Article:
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Author Topic: Tilt shift for dummies  (Read 4000 times)

Quasimodo

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Tilt shift for dummies
« on: January 13, 2014, 02:52:47 AM »
Hi.

I wondered if anyone of you had any good tips for how to use tilt shift in all its glory? It should be really introductory (fine if it goes much more advanced to, as long as the lower buildingblocks are present). I tried to go to wikipedia to learn about the Scheimpflug principle, but that explanation would make non-ingenieurs cry blood; and I am not an ingenieur :)

http://en.wikipedia.org/wiki/Scheimpflug_principle

A week ago I saw a great two hour presentation by the portrait photographer Gregory Heissler, featured on Petapixel. He uses quite a bit of tilt shift in his portraits, and there was this one particularly cool shot that was for the front page of Time Magazine (imho) of Rudy Guiliani on the top of a high building, where he selected focus to get at sharp focus on the Mayor and the Empire state building.

I find these environmental portrait intriguing, and would love to learn how I can use my tilt shift for this kind of photos. Right now my lens is collecting dust, but the reason that I bought it was because it has so many uses. However the learning curve is quite steep, so if anyone can point me in the right direction of a great book, it would be much appreciated.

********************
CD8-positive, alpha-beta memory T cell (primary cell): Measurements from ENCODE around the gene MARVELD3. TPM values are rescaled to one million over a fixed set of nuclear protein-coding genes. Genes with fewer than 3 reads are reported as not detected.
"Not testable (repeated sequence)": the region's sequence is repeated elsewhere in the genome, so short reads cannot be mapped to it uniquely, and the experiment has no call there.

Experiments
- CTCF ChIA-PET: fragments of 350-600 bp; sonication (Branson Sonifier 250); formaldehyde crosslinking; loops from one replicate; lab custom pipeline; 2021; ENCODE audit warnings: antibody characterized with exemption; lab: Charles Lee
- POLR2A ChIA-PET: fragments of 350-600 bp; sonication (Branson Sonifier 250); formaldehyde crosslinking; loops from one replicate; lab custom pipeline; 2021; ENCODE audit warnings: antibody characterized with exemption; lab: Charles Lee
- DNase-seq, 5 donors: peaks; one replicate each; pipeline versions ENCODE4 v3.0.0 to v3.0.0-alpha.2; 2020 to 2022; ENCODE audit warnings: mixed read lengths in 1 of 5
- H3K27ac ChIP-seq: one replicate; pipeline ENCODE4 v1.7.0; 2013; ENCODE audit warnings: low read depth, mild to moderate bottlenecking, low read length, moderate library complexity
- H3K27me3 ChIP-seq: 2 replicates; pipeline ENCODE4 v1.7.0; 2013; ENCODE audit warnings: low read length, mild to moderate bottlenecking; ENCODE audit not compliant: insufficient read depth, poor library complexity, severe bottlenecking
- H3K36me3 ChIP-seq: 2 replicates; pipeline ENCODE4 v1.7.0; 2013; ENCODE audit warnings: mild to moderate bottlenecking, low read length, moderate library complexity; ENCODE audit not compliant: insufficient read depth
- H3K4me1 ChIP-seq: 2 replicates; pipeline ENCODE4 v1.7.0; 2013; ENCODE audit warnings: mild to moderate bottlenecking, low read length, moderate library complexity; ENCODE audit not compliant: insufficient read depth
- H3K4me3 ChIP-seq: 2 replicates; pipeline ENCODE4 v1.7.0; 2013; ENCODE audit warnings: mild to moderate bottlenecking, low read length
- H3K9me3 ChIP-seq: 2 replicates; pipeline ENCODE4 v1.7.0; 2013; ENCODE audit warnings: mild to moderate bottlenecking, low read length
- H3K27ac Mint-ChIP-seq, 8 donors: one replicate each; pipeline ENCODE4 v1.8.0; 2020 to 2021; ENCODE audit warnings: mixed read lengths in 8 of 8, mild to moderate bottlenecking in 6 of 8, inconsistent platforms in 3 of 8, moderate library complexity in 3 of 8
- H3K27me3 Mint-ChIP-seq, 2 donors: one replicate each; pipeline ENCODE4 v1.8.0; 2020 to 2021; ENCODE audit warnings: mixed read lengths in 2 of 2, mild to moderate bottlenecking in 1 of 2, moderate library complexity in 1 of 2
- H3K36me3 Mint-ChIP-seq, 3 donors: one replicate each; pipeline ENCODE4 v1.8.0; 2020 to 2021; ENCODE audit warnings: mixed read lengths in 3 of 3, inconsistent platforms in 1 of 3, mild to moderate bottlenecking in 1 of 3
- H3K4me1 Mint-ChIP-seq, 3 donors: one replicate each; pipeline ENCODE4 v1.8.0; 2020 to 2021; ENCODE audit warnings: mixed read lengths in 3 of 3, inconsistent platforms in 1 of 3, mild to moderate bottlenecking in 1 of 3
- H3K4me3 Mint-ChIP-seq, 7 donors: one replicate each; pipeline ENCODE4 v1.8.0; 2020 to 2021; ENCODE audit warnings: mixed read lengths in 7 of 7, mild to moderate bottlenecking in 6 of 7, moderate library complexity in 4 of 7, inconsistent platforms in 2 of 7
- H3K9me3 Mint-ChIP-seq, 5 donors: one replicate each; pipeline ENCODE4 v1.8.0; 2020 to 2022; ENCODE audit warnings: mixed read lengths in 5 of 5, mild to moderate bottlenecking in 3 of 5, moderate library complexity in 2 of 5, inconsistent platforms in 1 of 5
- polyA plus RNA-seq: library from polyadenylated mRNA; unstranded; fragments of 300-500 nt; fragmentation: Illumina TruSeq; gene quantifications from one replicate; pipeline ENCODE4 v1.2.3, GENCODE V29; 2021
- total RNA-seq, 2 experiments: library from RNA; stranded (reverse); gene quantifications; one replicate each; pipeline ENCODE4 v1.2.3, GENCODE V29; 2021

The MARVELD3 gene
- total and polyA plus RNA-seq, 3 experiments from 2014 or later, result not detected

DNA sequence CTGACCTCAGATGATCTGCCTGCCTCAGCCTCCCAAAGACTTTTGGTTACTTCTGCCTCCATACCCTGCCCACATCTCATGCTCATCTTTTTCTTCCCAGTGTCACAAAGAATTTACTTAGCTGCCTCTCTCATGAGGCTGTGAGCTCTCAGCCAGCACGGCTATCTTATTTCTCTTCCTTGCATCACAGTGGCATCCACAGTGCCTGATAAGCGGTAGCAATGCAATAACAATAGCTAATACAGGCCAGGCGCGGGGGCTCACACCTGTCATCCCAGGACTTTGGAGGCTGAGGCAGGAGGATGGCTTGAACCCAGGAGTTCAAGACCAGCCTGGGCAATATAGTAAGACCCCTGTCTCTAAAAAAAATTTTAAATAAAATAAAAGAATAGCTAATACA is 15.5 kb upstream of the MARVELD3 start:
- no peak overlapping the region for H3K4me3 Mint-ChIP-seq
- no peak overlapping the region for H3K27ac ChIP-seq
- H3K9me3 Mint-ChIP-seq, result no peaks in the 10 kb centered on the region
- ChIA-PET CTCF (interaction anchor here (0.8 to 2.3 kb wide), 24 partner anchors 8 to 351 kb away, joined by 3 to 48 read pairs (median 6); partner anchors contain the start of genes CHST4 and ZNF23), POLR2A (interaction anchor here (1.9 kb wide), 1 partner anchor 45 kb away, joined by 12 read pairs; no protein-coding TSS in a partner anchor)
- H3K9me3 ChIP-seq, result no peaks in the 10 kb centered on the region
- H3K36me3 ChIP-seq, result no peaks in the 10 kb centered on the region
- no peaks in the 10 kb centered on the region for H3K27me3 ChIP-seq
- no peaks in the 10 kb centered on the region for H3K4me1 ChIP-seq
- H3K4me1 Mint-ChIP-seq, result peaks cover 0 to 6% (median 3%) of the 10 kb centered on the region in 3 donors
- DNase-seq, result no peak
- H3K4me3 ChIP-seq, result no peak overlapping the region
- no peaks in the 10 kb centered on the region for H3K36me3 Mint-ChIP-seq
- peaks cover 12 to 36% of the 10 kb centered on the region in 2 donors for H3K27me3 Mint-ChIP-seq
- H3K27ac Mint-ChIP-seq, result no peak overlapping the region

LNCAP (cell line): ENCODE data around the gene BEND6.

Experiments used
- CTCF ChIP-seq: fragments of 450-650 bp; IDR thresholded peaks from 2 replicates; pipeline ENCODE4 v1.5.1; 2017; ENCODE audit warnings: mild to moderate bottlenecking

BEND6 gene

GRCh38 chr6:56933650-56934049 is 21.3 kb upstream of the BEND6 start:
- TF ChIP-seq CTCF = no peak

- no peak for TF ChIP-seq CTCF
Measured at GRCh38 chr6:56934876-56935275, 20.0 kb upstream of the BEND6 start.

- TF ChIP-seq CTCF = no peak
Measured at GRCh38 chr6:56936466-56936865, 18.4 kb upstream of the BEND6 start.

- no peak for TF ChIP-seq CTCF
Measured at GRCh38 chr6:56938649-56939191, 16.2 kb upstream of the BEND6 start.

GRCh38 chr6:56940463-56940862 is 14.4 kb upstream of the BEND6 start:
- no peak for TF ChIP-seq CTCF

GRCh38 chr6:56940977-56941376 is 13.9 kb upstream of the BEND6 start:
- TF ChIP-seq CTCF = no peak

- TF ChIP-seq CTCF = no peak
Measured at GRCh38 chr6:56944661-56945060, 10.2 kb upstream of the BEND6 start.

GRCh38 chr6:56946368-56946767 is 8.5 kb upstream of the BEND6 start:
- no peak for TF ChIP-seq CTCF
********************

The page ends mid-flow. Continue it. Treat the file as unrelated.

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Tilt shift for dummies
« on: January 13, 2014, 02:52:47 AM »

Eldar

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Re: Tilt shift for dummies
« Reply #1 on: January 13, 2014, 03:30:14 AM »
My experience has been to learn the basics and the rest is practice, practice, practice ... I have read articles, looked at videos, but when I get out in real shooting situations, every situation seems to be a one off. I have a few times decided to go out and do specific things, like the Guiliani shot you mention. Every time I come home with something entirly different :)

I can also recommend Nick Brandt's portraits of African animals. He is using a T&S on his Pentax 6X7 to create some pretty cool effects. There are especially some lion portraits that stand out, but some of the elephant shots are also quite amazing.
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Quasimodo

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Re: Tilt shift for dummies